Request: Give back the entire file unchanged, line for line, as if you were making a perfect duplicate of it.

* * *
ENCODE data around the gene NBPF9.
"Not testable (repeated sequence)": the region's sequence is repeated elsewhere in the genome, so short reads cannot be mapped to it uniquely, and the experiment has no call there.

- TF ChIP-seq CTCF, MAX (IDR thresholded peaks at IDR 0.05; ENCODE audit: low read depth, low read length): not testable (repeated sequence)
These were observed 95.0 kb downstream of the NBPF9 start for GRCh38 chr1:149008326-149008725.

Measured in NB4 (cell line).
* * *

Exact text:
ENCODE data around the gene NBPF9.
"Not testable (repeated sequence)": the region's sequence is repeated elsewhere in the genome, so short reads cannot be mapped to it uniquely, and the experiment has no call there.

- TF ChIP-seq CTCF, MAX (IDR thresholded peaks at IDR 0.05; ENCODE audit: low read depth, low read length): not testable (repeated sequence)
These were observed 95.0 kb downstream of the NBPF9 start for GRCh38 chr1:149008326-149008725.

Measured in NB4 (cell line).